What You Need to Know About Half-Ice Hockey

    Posted by Ryan Wilby

    Jan 8, 2019 4:42:00 AM


    Half-ice hockey has recently been declared as the new standard for youth hockey. In fact, both USA Hockey and Hockey Canada have ruled that novice leagues and players are now required to institute the half-ice playing style. If you’re a parent, or a student yourself, you likely have some questions about this change.

    Parental Concerns

    By far, one of the most common concerns parents have voiced since these changes have been announced is: “How is this real hockey? 

    This is a question best answered by the studies that prove young children (8 and under) need to focus on having fun and developing key skills. They will be learning a range of valuable skills in half-ice hockey on a rink layout that’s better suited to their pace, size, and skill level.

    Some game changes will promote more play time as well, fostering interest in the sport of hockey. 

    Game Changes to Note

    You will see some differences in how the game is played with this new layout, including:

    A Divided Rink

    The rink will be divided in half with padded dividers. These dividers will be placed width-wise across the rink, creating two smaller rinks. Players will then spend less time crossing the large rink with this layout.

    Blue Lines Have Been Removed

    With the switch to half-ice hockey, the absence of blue lines and offside calls will be one of the most significant changes that parents and players will notice. This lets the players go through a game without stopping, making the most of their time on the ice.

    One study revealed that 33% of a young players’ ice time is lost to line changes. This change means that players won’t have to worry about stopping their game for an offside face-off, improving the fun and skill level of young players with maximum ice time.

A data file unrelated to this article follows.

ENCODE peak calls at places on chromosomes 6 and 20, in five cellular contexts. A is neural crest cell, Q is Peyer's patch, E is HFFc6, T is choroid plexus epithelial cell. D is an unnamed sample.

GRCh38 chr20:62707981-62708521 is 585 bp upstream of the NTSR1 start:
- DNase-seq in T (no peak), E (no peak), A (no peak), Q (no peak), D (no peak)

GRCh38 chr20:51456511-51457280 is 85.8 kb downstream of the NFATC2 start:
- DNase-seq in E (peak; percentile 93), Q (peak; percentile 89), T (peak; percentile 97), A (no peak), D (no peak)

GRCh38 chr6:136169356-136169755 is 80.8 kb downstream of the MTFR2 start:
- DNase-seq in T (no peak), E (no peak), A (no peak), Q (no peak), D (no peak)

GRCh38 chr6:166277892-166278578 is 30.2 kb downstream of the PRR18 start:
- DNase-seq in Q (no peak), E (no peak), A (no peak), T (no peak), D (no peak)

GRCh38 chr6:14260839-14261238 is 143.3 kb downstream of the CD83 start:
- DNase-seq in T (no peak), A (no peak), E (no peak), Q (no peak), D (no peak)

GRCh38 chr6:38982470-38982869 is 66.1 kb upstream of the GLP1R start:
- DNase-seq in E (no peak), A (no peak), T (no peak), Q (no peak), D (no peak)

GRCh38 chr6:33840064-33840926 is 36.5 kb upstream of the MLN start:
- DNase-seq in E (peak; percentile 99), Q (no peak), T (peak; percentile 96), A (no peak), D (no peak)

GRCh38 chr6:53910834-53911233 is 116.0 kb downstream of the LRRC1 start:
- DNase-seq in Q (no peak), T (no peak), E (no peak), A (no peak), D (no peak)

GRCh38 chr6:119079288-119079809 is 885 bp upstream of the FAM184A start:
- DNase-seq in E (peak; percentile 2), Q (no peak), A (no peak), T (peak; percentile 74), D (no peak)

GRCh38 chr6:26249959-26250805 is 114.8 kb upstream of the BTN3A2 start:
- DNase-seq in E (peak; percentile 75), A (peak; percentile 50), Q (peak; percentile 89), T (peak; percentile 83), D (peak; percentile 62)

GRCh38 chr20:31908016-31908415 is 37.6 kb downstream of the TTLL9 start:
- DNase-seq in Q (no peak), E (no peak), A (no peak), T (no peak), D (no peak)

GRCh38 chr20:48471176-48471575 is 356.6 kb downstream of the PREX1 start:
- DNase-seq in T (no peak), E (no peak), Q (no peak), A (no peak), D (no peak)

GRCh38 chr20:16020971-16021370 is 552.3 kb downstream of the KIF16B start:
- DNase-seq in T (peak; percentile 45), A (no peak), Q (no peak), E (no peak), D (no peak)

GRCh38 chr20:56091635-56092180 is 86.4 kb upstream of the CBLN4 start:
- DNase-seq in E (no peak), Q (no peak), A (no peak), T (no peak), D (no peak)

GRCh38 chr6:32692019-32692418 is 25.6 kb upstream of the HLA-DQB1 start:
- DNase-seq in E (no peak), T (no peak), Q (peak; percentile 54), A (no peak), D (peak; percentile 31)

Prompt Line Changes

    Hockey Canada is recommending that a buzzer sounds every 60 seconds to prompt a line change. When the buzzer goes off, players will leave the puck where it sits and then change quickly. This means every player gets to be on the ice for the same amount of time.

    No More In-Game Face-Offs

    A face-off will happen at the start of the game and at the start of the second half. There will be no face-offs during the game, which will end up giving players 33% more time on the ice actually playing hockey.

    Novice Game Schedule

    With a half-ice hockey game, players will get 3 minutes to warm-up with the 60-minute session split into two 25-minute halves. A 2-minute intermission will be given as well. Regardless of the overall length of the match, all minor hockey associations continue to recommend a 3-minute warm-up and 2-minute intermission.

    Additional Changes

    • Once a team scores a goal, possession is turned to the opposing team.
    • When a goaltender freezes the puck, the attacking team will retreat and possession will be given to the goaltender’s team.
    • When a puck is shot out of bounds, the official will put another puck on the ice and the non-offending team will get possession.
    • Every child will get the chance to play as the goaltender with the intent of developing a range of skills for young players.


    Topics: Hockey Equipment, Rink Divider Pads


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